Film Review with Robert Mann – Edge of Darkness
Edge of Darkness **½
Much like last year’s State of Play, Edge of Darkness is a thriller that finds its inspirations in a British made television drama, albeit a much older one. In its day, the original Edge of Darkness was considered to be a groundbreaking piece of television, receiving rave reviews, a great response from viewers several wins and nominations at the BAFTA television awards. Given the impact the film had it is little wonder that the decision was made to adapt it into a Hollywood film, although the fact that it has taken so long to materialise has raised some serious doubts, the film having had several false starts over the years, with Robert De Niro once being cast to play one of the characters before leaving due to creative differences. The role he was to play has now gone to Ray Winstone and the leading role had gone to Mel Gibson, in his first leading role since 2002’s Signs. Gibson has been the source of much controversy in the years he has been absent from the screen, both for his self directed films The Passion of the Christ and Apocalypto and for a number of scandals in his personal life. Here, he hopes to make a big comeback and, on paper at least, it appears that this film may well be just the film to do that, the person behind the camera on Edge of Darkness being none other than Martin Campbell, the man who directed the original TV drama upon which the film is based, as well as the fantastic Casino Royale and Goldeneye. With its director and cast, the film certainly has some quite impressive credentials, but was innovative in 1985 still seem so today and does the film manage to be more than just an average thriller?
Thomas Craven (Mel Gibson) is a veteran homicide detective in the Boston Police Department. As they are walking out the front door of his house, his 24-year old daughter Emma (Bojana Novakovic) is blown away by a shotgun blast. Everyone assumes that Thomas, who was standing next to her, was the killer’s intended target. However, Thomas begins to suspect that Emma was the real target. Driven by heartache and blame, Thomas initiates his own private investigation to uncover Emma’s secret life and the reason for her murder. His investigation leads him down the path of corporate and government cover-ups, which resulted in his daughter’s elimination. Thomas receives some help from a government operative, Jedburgh (Ray Winstone), who has been sent in to clean-up the situation. Thomas Craven’s search for the truth brings him closer to his daughter and his own deliverance.
Edge of Darkness has all the elements that could make up a great thriller yet so-so writing means that far from living up to its promise and to the 1985 mini series that inspired it, it just ends up being another average Hollywood thriller with little to distinguish it from the many other similarly themed films that have been put out over the years. Much of the problem can in fact be attributed to the film’s central themes – simply, what was groundbreaking in 1985 is merely generic now. On top of this, the story is one that may have worked well as a TV series but as a film is sorely lacking. Perhaps there was too much story to effectively condense into one film. Whereas the mini series had a running time of six hours, this film is only two, meaning that many aspects of the original storyline have been cut and this is very noticeable in the film. Some scenes seem rather rushed and consequently lack the resonance they should have, particularly the pivotal scene of in which Emma is murdered, which fails to create the necessary dramatic impact. The plot is also too convoluted at times and culminates in a conclusion that fails to be wholly satisfying and ends with a pointless final scene that only seems present to end the film on a happy note. The faults don’t end there either, as certain revelations come far too early in the story, robbing the film of much needed tension later on. In other areas, however, the film does deliver on a higher level. Martin Campbell’s direction is solid and despite the many problems with the script he does manage to get some tension out of it and deliver a thriller that is still pretty watchable. The acting too is pretty good, with Mel Gibson being suitably intense and emotional, Ray Winstone doing his usual tough guy thing and Danny Huston doing the corporate boss part quite well. It’s just a shame that the story isn’t better as there is definite potential her but sadly the film is just too disjointed to really deliver. So, Edge of Darkness is watchable but lacks the edge that would make it great.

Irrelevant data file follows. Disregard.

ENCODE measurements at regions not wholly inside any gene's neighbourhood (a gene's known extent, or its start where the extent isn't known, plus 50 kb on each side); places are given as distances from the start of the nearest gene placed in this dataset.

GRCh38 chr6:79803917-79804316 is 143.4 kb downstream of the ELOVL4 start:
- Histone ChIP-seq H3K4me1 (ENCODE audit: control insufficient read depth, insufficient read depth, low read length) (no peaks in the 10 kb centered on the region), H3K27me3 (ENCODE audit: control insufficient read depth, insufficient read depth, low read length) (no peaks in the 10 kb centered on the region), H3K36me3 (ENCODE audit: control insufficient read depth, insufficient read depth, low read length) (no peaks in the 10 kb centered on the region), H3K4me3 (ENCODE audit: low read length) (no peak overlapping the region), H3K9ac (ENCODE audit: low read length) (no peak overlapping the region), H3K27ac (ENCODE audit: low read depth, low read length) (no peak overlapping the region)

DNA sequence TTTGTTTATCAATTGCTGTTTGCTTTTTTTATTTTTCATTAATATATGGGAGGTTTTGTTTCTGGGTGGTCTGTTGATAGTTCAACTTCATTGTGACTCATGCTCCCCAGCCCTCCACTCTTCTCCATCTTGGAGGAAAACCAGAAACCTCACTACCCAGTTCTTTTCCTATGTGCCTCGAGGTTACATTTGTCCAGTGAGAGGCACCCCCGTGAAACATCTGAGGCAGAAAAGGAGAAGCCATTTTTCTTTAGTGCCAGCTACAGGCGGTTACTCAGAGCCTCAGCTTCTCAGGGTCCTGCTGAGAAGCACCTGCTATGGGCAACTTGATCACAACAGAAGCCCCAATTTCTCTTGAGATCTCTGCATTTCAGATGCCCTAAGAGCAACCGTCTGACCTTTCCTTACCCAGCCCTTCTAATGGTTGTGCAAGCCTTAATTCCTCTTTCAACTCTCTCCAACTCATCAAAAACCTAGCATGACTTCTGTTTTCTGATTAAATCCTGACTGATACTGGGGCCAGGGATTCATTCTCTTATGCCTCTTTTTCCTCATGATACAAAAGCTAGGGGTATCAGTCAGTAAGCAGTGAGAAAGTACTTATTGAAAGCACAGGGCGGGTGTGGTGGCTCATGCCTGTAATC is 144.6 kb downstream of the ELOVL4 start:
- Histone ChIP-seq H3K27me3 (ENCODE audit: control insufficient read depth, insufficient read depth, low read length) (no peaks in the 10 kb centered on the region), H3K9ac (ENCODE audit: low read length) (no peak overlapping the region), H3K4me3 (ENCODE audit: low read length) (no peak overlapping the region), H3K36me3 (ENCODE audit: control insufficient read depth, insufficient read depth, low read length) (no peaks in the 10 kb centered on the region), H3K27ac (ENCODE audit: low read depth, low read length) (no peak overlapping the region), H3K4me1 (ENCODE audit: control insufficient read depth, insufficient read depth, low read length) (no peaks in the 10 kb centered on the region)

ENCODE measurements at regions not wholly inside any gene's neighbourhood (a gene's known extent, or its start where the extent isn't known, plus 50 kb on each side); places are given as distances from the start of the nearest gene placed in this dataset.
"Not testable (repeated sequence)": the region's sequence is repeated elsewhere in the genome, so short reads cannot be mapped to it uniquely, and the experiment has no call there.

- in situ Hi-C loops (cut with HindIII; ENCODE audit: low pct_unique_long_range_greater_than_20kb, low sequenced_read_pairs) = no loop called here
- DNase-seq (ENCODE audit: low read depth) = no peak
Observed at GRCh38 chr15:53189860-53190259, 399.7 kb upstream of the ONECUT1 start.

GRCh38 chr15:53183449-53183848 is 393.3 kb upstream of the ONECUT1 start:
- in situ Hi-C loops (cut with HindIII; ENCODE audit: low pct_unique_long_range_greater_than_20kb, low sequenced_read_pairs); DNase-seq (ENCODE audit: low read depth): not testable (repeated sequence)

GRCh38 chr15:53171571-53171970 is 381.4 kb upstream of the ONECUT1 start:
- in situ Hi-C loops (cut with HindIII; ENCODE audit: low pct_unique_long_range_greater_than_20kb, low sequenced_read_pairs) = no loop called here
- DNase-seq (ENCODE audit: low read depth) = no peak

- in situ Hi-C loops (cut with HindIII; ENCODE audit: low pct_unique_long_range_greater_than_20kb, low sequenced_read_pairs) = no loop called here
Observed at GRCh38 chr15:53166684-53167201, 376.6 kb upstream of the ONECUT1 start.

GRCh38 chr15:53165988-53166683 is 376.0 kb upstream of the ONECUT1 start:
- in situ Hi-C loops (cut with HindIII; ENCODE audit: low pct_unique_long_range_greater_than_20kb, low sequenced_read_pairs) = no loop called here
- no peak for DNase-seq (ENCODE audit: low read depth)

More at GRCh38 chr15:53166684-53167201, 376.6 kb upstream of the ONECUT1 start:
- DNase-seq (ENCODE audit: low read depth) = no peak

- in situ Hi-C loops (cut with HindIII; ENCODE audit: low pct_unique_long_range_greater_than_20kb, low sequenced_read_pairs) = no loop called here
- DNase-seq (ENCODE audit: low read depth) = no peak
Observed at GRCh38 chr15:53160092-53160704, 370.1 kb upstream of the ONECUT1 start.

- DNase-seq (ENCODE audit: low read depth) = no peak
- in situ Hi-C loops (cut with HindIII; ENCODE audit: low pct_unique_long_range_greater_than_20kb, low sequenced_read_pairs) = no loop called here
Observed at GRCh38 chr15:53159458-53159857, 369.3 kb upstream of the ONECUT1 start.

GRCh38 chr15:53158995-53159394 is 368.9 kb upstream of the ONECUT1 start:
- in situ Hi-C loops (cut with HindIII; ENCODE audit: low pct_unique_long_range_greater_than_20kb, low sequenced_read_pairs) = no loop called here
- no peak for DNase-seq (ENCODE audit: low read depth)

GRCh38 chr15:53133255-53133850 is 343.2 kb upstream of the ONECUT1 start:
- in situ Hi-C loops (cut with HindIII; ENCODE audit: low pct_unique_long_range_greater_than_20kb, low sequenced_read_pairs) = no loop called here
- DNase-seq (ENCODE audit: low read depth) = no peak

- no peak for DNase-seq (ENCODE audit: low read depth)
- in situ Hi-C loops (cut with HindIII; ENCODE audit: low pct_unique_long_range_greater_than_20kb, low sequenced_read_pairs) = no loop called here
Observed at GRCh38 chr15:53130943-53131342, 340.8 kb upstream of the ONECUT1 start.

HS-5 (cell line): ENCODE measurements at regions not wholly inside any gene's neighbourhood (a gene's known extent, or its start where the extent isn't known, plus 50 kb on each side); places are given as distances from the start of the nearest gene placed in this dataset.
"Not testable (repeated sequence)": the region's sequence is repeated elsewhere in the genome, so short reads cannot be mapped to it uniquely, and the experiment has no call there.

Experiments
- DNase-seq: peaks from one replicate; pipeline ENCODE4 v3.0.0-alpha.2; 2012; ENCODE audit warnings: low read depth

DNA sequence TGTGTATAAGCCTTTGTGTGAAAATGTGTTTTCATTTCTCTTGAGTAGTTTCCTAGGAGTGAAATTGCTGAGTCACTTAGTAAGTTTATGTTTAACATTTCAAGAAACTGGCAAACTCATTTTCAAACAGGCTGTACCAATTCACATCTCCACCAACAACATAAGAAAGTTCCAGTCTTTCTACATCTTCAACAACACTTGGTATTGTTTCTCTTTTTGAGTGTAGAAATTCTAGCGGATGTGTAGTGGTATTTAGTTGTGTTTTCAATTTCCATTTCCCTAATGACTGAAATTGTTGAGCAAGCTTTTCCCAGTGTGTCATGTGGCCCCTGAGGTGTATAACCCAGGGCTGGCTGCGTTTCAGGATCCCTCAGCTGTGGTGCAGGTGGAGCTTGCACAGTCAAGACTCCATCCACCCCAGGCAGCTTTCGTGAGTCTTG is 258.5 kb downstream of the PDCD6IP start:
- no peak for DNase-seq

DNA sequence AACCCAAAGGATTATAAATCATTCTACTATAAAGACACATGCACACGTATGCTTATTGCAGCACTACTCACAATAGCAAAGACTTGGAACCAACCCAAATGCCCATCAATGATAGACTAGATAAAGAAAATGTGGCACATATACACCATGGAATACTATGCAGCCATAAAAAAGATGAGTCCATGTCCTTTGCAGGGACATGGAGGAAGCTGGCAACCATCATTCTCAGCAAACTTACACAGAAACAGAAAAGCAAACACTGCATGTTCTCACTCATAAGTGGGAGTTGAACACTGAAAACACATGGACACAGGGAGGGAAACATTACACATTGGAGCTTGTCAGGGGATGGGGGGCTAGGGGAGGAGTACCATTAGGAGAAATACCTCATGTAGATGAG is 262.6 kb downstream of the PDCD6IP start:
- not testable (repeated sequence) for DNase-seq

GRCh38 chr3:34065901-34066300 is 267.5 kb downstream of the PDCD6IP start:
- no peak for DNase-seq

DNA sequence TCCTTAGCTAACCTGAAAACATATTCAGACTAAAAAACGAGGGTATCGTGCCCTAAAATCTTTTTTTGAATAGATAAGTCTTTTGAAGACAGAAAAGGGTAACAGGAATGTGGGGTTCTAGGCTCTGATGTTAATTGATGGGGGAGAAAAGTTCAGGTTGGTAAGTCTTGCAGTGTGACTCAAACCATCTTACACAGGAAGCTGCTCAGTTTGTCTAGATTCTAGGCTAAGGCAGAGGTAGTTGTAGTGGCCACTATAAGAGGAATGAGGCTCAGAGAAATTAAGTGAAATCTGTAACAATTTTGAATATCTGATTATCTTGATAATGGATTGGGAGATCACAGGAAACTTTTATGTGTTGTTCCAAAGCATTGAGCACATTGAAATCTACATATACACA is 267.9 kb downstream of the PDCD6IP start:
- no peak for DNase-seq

Review by Robert Mann BA (Hons)
© BRWC 2010.
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